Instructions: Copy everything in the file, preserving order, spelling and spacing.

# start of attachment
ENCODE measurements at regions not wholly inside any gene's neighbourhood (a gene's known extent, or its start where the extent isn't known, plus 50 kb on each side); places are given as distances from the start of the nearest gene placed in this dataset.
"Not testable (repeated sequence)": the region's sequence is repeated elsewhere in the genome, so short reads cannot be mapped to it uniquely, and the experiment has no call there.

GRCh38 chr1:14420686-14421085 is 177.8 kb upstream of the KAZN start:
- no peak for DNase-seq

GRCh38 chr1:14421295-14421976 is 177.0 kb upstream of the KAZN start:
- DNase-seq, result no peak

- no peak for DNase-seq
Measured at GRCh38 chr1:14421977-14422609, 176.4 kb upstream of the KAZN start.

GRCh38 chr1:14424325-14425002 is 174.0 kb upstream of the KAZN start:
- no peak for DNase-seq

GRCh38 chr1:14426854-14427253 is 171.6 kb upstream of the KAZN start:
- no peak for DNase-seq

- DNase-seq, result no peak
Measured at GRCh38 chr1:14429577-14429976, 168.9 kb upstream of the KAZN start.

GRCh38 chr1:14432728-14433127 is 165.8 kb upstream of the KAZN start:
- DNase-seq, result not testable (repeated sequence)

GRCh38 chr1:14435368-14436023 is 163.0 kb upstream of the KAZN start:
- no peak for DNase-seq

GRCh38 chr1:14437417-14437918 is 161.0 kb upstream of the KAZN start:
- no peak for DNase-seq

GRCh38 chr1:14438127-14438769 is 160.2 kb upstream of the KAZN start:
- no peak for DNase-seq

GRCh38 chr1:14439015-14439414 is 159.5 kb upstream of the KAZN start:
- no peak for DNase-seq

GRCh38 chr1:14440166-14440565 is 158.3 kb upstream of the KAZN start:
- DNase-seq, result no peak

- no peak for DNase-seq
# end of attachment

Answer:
ENCODE measurements at regions not wholly inside any gene's neighbourhood (a gene's known extent, or its start where the extent isn't known, plus 50 kb on each side); places are given as distances from the start of the nearest gene placed in this dataset.
"Not testable (repeated sequence)": the region's sequence is repeated elsewhere in the genome, so short reads cannot be mapped to it uniquely, and the experiment has no call there.

GRCh38 chr1:14420686-14421085 is 177.8 kb upstream of the KAZN start:
- no peak for DNase-seq

GRCh38 chr1:14421295-14421976 is 177.0 kb upstream of the KAZN start:
- DNase-seq, result no peak

- no peak for DNase-seq
Measured at GRCh38 chr1:14421977-14422609, 176.4 kb upstream of the KAZN start.

GRCh38 chr1:14424325-14425002 is 174.0 kb upstream of the KAZN start:
- no peak for DNase-seq

GRCh38 chr1:14426854-14427253 is 171.6 kb upstream of the KAZN start:
- no peak for DNase-seq

- DNase-seq, result no peak
Measured at GRCh38 chr1:14429577-14429976, 168.9 kb upstream of the KAZN start.

GRCh38 chr1:14432728-14433127 is 165.8 kb upstream of the KAZN start:
- DNase-seq, result not testable (repeated sequence)

GRCh38 chr1:14435368-14436023 is 163.0 kb upstream of the KAZN start:
- no peak for DNase-seq

GRCh38 chr1:14437417-14437918 is 161.0 kb upstream of the KAZN start:
- no peak for DNase-seq

GRCh38 chr1:14438127-14438769 is 160.2 kb upstream of the KAZN start:
- no peak for DNase-seq

GRCh38 chr1:14439015-14439414 is 159.5 kb upstream of the KAZN start:
- no peak for DNase-seq

GRCh38 chr1:14440166-14440565 is 158.3 kb upstream of the KAZN start:
- DNase-seq, result no peak

- no peak for DNase-seq